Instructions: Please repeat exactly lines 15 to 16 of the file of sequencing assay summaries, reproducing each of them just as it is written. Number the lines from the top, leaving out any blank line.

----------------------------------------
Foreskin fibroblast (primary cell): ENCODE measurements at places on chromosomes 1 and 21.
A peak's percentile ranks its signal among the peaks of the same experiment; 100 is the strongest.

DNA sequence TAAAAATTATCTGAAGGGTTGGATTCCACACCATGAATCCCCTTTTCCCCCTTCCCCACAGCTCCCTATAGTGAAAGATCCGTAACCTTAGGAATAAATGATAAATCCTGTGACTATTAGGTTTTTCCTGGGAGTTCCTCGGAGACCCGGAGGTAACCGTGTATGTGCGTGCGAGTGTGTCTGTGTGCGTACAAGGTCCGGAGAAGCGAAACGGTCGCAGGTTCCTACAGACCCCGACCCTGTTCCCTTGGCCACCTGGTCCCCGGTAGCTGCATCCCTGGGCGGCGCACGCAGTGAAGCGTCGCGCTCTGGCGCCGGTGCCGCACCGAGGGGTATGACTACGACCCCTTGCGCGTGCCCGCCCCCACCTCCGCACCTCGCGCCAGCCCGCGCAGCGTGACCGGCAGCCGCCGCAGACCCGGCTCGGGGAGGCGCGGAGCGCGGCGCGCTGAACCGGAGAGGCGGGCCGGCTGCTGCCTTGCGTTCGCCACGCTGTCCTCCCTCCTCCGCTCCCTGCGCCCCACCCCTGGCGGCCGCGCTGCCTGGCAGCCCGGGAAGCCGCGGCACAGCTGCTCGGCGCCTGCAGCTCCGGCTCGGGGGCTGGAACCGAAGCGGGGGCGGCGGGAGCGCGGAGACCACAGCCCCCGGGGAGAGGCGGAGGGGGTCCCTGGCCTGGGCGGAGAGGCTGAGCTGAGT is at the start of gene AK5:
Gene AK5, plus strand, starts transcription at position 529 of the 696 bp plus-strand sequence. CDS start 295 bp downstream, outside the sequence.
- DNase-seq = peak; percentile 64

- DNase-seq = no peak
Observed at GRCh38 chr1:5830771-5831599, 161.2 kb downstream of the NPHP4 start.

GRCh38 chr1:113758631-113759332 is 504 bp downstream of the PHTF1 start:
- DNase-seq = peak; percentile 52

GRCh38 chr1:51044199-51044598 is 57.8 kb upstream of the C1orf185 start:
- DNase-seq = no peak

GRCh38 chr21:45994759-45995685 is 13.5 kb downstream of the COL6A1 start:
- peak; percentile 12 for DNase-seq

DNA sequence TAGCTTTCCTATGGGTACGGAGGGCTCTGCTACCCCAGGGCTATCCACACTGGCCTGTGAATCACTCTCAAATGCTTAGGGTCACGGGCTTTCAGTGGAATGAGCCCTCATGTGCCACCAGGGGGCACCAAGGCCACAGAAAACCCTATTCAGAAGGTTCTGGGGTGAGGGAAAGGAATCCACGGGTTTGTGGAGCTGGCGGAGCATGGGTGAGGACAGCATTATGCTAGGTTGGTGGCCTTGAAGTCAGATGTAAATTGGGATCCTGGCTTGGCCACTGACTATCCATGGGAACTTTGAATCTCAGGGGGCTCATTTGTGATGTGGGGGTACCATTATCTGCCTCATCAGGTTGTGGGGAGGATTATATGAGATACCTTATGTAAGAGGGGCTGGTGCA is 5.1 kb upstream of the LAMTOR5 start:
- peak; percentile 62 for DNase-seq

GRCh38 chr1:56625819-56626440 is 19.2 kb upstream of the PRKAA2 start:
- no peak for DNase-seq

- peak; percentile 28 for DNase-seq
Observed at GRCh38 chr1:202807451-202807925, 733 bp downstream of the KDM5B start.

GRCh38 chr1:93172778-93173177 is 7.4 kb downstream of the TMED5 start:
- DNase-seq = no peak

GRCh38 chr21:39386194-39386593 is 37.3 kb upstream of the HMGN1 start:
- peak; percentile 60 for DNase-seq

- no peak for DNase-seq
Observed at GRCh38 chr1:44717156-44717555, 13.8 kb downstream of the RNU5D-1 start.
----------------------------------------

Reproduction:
- peak; percentile 62 for DNase-seq

GRCh38 chr1:56625819-56626440 is 19.2 kb upstream of the PRKAA2 start: